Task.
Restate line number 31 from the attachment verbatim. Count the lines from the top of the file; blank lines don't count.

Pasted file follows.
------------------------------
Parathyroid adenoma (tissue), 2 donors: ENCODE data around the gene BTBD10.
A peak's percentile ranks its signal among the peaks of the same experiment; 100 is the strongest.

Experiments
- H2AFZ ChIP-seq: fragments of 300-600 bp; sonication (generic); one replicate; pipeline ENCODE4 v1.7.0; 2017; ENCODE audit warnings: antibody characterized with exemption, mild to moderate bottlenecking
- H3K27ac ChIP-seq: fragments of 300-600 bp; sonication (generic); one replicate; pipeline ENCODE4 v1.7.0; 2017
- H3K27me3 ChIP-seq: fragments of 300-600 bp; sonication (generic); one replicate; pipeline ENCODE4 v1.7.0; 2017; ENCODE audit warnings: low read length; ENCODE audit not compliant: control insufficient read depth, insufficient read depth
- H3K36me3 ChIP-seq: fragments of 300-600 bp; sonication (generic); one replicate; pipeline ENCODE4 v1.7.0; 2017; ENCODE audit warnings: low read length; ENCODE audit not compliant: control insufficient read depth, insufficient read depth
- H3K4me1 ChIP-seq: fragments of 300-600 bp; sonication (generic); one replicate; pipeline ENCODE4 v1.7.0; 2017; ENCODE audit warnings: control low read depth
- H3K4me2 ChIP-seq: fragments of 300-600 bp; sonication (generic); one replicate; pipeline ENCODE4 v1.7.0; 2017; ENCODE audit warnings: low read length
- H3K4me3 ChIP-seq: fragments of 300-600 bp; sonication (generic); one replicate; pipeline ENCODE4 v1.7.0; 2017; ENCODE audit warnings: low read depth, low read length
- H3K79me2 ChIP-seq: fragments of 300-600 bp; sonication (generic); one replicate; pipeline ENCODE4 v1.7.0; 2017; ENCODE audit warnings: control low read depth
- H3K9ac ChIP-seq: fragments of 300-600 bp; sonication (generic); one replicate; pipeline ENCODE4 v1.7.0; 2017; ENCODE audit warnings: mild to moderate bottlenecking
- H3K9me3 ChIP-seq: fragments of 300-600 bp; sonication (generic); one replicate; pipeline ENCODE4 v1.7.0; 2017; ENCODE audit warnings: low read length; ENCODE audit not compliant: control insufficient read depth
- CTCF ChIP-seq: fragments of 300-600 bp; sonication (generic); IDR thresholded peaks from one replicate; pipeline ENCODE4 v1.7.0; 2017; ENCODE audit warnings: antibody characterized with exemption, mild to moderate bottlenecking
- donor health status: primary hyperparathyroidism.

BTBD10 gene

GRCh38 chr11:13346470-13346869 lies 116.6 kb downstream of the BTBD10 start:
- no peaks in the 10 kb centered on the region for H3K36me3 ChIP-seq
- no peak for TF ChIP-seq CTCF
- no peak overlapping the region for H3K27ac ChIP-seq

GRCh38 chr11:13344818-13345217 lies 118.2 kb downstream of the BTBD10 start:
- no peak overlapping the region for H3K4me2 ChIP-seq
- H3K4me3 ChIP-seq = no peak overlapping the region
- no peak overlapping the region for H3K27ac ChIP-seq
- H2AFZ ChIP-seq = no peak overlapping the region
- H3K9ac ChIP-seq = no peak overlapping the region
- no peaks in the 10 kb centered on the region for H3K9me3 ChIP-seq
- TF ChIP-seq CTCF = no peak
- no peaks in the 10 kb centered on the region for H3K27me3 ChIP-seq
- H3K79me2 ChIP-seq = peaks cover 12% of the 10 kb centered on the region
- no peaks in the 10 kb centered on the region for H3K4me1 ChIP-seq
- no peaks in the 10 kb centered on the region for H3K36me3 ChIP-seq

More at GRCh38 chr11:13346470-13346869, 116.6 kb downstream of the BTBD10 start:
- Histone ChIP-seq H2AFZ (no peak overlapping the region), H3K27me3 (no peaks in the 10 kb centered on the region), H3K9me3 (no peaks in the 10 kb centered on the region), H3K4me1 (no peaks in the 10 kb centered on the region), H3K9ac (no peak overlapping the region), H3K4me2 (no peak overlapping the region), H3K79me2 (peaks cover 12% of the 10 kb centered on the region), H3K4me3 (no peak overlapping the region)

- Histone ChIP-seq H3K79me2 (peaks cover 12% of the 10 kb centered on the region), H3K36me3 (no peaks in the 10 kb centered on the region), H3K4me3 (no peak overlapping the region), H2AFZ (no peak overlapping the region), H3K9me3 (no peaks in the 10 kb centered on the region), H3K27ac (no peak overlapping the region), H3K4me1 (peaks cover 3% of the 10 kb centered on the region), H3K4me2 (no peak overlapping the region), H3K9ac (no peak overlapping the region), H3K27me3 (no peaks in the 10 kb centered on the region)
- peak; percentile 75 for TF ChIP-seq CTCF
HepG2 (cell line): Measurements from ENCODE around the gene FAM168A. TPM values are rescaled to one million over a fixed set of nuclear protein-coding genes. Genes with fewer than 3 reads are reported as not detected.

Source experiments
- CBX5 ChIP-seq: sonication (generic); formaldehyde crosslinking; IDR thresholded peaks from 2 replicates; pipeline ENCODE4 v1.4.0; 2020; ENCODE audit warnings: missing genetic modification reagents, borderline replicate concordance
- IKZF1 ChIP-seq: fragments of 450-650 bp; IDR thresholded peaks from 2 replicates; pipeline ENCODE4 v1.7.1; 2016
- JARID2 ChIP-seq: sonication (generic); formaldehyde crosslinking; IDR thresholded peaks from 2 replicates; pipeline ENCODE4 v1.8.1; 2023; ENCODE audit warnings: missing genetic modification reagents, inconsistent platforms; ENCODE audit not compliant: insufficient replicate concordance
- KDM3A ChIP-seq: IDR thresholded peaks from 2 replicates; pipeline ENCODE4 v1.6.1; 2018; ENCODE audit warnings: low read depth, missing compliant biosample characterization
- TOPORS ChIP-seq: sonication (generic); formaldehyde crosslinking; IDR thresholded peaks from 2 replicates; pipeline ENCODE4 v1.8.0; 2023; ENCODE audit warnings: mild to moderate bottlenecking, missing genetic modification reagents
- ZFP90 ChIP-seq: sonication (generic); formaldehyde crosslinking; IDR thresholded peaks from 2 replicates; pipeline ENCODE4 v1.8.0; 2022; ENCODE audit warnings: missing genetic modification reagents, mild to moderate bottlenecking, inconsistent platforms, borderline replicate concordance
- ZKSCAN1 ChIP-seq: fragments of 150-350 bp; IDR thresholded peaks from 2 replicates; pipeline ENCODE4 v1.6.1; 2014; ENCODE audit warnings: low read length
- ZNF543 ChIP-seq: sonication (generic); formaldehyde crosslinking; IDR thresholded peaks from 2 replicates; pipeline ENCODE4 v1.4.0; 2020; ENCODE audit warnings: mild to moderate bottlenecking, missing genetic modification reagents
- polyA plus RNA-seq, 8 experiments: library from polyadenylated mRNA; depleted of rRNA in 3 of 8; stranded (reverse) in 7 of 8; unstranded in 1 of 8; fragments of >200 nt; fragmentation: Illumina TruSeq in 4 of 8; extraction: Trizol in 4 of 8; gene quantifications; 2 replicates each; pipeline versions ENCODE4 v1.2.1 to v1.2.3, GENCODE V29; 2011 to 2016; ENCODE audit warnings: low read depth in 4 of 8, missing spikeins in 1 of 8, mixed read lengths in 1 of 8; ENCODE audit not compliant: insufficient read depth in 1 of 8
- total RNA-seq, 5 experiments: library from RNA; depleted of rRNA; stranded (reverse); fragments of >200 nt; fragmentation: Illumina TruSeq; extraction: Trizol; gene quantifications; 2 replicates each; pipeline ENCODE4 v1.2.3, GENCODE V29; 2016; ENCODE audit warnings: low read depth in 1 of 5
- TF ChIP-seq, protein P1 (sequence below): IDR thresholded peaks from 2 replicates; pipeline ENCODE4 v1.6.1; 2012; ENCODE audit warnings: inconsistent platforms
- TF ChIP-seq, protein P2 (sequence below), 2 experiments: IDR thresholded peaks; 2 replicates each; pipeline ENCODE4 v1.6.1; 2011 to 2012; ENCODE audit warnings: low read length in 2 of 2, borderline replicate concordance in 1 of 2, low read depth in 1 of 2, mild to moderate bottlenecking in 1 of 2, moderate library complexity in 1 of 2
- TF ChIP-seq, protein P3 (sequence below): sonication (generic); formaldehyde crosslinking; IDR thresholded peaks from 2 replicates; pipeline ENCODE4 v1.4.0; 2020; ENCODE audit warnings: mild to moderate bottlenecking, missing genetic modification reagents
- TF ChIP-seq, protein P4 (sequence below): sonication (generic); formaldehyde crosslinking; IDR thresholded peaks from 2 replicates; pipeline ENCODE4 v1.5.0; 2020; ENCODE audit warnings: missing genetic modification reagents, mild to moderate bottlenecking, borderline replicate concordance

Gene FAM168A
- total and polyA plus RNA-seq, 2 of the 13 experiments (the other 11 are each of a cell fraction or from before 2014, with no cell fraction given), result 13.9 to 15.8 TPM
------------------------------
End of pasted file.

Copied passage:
- no peaks in the 10 kb centered on the region for H3K4me1 ChIP-seq